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Uncertain Future In New Orleans

Every day, Philip and Sharon Watson discover something else they have lost.

First, it was their house. Then they lost an aunt in one of the nursing home tragedies. And now, Sharon, who has been a teacher in New Orleans for 27 years, has lost her job.

"When I was told, it hit me like 'boom'," Sharon Watson said. "I have no more tears."

Watson is one of thousands in New Orleans that have lost jobs. CBS News correspondent Byron Pitts reports that in some communities, more people are out of work than have jobs. Economists estimate that

On Tuesday, Mayor Ray Nagin announced the city is laying off as many as 3,000 employees — or about half its workforce — because of the financial damage inflicted on New Orleans by Katrina.

Karen Lorio is a nurse that worked throughout those first few horrifying nights after the hurricane hit. Now, she has received a pink slip.

"The hospitals are not operating," Lorio told Pitts. "I've put out job applications. I might have to leave the state of Louisiana to get work.

Pitts reports that what makes the job losses even more frustrating for residents of New Orleans is that there are actually plenty of new jobs in the city, but they seem to be going to everyone but local residents. Warehouses across the city have been converted into temporary housing for out-of-state construction crews — teams hired by mega-corporate contractors like Halliburton which have swarmed New Orleans.

The Rev. Jesse Jackson said Wednesday his Chicago-based Rainbow-PUSH Coalition has formed a commission in New Orleans to help Hurricane Katrina survivors return home and find work.

Residents returned Wednesday, many for the first time since Hurricane Katrina, to mold-covered homes and unanswered questions about how they'll rebuild their lives in a city broken financially and psychically.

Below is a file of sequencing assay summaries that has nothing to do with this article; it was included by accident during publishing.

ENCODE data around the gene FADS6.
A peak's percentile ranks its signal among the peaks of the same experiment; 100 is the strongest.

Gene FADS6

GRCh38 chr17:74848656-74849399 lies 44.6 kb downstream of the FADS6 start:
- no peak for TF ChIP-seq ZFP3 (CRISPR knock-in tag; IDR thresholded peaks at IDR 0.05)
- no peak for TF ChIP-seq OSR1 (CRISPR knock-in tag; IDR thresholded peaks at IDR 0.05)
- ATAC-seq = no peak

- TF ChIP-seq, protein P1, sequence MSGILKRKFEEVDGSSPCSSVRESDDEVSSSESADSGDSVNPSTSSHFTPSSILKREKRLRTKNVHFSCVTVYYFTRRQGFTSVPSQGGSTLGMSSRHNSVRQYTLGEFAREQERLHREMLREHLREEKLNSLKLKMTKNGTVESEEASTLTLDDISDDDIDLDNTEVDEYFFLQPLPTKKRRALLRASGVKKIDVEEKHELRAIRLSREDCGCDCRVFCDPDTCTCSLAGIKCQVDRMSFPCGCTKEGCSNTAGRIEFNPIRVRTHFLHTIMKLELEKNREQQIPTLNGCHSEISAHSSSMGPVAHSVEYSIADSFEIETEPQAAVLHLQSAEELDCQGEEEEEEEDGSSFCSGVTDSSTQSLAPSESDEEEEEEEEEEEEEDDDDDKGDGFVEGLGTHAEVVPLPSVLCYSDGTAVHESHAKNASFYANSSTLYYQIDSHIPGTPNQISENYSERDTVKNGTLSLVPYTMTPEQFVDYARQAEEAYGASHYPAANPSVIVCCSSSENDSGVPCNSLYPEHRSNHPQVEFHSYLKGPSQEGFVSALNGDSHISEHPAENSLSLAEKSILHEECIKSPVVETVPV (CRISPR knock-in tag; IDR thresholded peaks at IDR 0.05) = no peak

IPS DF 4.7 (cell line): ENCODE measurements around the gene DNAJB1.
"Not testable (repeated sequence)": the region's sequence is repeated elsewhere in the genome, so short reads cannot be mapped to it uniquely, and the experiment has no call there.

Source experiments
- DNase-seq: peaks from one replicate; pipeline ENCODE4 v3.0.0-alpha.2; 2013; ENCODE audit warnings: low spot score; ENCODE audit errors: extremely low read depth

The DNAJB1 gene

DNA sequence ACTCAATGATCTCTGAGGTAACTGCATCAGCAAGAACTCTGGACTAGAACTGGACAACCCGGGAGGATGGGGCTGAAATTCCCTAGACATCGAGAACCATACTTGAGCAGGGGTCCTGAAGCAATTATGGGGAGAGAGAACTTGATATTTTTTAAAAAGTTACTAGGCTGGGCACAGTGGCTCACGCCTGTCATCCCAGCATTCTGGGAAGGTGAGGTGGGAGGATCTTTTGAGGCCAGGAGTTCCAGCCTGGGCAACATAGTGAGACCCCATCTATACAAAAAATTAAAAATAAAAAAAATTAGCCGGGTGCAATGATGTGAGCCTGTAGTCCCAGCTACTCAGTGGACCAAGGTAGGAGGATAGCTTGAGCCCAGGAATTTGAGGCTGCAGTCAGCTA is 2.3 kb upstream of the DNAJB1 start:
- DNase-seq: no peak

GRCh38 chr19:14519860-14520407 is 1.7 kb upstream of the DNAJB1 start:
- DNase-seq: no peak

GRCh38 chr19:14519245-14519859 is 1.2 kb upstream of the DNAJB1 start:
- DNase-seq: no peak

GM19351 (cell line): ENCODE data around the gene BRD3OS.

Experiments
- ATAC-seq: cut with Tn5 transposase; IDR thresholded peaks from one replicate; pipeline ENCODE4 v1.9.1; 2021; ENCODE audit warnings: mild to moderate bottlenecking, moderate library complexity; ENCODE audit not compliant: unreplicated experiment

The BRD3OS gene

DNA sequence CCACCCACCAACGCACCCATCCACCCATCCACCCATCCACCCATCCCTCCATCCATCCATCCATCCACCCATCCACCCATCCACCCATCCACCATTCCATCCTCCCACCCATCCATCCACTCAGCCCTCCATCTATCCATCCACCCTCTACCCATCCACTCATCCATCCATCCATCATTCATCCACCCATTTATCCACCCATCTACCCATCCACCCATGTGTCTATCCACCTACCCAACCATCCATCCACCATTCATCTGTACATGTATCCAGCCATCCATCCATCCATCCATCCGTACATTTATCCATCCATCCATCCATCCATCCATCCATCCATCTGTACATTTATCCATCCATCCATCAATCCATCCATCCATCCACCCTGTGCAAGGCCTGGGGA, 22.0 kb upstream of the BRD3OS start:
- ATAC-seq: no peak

Although people have been trickling back into New Orleans for a few weeks, Wednesday was the first day the city allowed people in all areas except one -- the hard-hit Ninth Ward. The most common answer heard to questions about what will happen to them and their city was, "No one knows."

Jackson met with political, religious and community leaders in New Orleans Tuesday. He said the new commission will help returning New Orleans residents get jobs, training and contracts.

The commission plans to form a caravan to leave Chicago on Sunday. It will head to cities like St. Louis, Memphis, Tenn., and Jackson, Miss. to pick up evacuees and workers who want jobs cleaning up and rebuilding on the Gulf Coast.

Jackson said those who join the caravan will be placed in temporary housing in New Orleans.

Mayor Nagin said only non-essential workers will be laid off and that no firefighters or police will be among those let go in New Orleans.

Nagin described the layoffs as "pretty permanent" and said that the city will work with the Federal Emergency Management Agency to notify municipal employees who fled the city in the aftermath of Katrina, which struck about a month ago.

The mayor said the move will save about $5 million to $8 million of the city's monthly payroll of $20 million. The layoffs will take place over the next two weeks.

Former President Clinton,

, didn't comment on the layoffs. But he said he agrees that displaced workers should get priority for reconstruction jobs. He said the combined problem of bringing back the city's labor force, and providing them housing, is solvable, and he believes workers would return if they were provided temporary housing and jobs connected to rebuilding the city.

Mr. Clinton said federal funds for rebuilding will go through a state plan that he believes should include the housing-training jobs combination.

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